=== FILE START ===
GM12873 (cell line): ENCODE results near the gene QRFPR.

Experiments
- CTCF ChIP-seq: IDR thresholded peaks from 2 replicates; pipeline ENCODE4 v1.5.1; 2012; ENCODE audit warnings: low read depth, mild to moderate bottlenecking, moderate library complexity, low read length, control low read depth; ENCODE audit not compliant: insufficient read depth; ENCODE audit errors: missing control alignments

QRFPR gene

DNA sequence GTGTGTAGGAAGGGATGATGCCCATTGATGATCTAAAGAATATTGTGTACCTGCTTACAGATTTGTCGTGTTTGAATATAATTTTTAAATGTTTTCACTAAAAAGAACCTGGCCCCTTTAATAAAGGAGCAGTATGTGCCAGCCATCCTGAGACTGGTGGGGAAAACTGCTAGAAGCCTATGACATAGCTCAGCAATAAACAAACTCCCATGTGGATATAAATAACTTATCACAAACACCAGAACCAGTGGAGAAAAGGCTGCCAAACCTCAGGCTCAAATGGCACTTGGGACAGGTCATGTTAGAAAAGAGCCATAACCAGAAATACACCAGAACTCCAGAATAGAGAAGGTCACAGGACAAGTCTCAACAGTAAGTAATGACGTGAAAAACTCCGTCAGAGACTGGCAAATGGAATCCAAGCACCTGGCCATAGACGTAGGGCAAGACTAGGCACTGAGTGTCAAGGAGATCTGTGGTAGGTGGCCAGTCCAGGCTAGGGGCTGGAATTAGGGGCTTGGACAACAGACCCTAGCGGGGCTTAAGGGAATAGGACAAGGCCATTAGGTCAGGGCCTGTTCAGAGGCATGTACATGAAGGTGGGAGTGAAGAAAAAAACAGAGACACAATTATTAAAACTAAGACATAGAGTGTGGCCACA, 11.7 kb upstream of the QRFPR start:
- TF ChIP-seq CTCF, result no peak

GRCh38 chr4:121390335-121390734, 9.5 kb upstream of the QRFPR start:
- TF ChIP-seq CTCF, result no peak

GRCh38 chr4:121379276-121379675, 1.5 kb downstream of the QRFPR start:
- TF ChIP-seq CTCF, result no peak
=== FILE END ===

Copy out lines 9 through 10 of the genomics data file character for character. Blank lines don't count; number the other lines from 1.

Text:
GRCh38 chr4:121379276-121379675, 1.5 kb downstream of the QRFPR start:
- TF ChIP-seq CTCF, result no peak